Study Guide

The Mysteries of Udolpho Women and Femininity

By Ann Radcliffe

Women and Femininity

In person, Emily resembled her mother, having the same elegant symmetry of form, the same delicacy of features, the same blue eyes, full of tender sweetness. (1.1.13)

Yeah, Em plays the part of the eyelash-batting lady pretty effortlessly. But there's a lot going on underneath that sweet mug of hers that'll come in handy when she's underestimated.

She spoke not; her cheek was cold, and her senses seemed to fail her, but she did not faint. (1.13.46)

Glory be, Em resists the overwhelming urge to faint! Saying no to Valancourt's elopement scheme is a new step toward being the kind of woman she wants to be—one who exercises good judgment.

"Astonishing!" exclaimed Montoni: "this is beyond even my expectation, though I have hitherto done justice to the caprice of the sex!" (2.3.57)

That's a burn. It looks like Montoni has a pretty low opinion of the fairer sex, not helped by his tendency to treat them like chattel.

"Is a marriage with a man, who adores you, so very terrible in your eyes, that you would prefer it to all the misery, to which Montoni may condemn you in this remote prison?" (2.6.124)

So says the creepy guy who breaks into Em's bedchamber. But Morano brings up an interesting point: Em really would prefer to stay locked in Montoni's castle than suffer through a loveless marriage. As a woman of this time period, she doesn't have that many choices.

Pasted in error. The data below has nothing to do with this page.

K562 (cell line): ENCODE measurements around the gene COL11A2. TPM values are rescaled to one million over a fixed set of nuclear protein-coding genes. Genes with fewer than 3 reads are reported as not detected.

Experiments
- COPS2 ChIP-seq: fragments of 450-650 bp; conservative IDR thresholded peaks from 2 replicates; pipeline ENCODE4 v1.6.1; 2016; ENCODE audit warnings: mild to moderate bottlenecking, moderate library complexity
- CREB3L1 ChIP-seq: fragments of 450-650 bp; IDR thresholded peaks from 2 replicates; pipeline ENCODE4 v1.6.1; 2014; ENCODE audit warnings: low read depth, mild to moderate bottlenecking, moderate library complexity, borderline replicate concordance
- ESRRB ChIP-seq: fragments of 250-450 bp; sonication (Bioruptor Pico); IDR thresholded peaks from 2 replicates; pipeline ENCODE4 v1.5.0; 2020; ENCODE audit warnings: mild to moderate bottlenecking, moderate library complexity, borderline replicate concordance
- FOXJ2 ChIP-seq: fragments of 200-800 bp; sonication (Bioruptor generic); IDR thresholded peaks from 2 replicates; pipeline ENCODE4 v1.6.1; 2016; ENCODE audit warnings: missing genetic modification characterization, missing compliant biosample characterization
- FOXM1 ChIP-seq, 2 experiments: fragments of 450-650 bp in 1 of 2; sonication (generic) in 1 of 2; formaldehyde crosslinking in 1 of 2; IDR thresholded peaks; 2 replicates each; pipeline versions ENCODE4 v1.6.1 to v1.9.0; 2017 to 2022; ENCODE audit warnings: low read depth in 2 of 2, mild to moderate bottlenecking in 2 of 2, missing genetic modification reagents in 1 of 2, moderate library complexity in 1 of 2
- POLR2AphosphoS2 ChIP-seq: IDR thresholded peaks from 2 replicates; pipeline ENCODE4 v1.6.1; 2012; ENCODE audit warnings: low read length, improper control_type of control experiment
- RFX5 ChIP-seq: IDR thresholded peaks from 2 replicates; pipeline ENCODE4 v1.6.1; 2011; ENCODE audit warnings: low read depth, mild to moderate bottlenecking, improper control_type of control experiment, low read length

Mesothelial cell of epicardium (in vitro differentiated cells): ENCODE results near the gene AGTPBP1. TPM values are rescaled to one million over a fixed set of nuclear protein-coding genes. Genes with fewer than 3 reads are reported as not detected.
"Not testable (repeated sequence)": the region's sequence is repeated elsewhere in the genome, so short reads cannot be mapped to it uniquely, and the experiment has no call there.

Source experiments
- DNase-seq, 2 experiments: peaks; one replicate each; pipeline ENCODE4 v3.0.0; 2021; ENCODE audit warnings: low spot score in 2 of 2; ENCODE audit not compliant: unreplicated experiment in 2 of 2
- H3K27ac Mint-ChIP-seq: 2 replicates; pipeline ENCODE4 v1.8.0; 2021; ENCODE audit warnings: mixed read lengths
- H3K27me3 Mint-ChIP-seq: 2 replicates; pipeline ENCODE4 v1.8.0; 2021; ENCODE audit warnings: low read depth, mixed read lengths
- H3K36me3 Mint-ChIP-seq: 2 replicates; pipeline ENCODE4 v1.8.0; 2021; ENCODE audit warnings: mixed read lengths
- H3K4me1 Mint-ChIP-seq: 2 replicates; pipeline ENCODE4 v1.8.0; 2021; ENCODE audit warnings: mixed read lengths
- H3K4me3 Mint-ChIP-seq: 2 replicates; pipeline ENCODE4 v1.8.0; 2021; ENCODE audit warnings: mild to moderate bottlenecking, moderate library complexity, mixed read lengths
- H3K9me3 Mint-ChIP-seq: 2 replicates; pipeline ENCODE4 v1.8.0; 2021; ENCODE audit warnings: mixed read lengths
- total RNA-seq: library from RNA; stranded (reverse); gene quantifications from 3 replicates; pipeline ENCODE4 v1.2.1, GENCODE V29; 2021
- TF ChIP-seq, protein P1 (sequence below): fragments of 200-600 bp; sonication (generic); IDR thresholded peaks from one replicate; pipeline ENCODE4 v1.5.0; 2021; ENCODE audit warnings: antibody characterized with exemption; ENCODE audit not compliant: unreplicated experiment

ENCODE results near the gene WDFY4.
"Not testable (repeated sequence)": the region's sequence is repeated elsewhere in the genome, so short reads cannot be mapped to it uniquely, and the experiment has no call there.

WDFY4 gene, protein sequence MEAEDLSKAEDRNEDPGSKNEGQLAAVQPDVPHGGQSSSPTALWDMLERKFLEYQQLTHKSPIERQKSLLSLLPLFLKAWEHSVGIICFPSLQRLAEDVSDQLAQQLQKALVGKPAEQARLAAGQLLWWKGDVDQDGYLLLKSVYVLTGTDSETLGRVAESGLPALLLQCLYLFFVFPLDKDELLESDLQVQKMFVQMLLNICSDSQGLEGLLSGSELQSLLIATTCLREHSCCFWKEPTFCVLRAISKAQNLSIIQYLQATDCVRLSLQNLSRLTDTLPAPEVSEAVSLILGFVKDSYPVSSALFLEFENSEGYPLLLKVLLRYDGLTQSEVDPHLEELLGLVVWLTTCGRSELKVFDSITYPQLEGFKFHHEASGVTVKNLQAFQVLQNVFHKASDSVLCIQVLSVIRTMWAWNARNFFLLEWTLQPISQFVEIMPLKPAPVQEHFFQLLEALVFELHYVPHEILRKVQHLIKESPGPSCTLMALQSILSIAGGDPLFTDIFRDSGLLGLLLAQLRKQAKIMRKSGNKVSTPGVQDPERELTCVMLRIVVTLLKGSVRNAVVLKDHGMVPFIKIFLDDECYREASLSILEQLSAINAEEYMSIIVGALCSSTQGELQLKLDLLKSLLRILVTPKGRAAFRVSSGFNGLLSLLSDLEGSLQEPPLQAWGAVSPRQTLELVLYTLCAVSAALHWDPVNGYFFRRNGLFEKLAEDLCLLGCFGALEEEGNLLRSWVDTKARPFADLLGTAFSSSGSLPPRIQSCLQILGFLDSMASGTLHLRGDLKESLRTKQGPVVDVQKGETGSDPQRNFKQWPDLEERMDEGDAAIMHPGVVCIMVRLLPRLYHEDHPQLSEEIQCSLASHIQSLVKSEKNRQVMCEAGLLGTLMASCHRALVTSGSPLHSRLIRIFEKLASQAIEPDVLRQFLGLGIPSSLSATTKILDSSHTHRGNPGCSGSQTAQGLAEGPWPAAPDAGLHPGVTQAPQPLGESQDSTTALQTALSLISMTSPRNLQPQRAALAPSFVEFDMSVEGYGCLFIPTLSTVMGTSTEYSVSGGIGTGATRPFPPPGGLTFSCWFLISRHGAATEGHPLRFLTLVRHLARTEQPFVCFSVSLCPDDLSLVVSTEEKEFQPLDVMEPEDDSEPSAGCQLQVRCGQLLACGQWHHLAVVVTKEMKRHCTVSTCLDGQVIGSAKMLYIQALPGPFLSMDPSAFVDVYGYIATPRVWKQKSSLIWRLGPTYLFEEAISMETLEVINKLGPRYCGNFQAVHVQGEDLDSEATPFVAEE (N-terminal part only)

"I am the most wretched of women—I am indeed cruelly treated!" (2.7.43)

You gotta feel a little bad for Madame Cheron. One poor decision about a man, and her life is effectively chained to his.

She had now only to hope, that Montoni's order was prompted, not by any extraordinary design, but by an ostentation of displaying his family, richly attired, to the eyes of strangers […] (2.10.4)

When Montoni tells Em to dress in sexy clothes, she knows she really has no choice. Performing femininity is a real chore.

"[…] you possess an understanding superior to that of your sex; and that you have none of those contemptible foibles, that frequently mark the female character […]" (3.5.10)

Montoni is doing a most excellent job of preying on Em's insecurities. He's also revealing himself to be a big-time misogynist. Really, Montoni?

"Many young ladies, circumstanced as you are, would think my conduct, on this occasion […] impertinent. I do not fear such a return from you." (3.13.44)

There we go with the "most young ladies" thing again. Count de Villeforte, too, has a preconceived notion of how women should behave. But Em is special.

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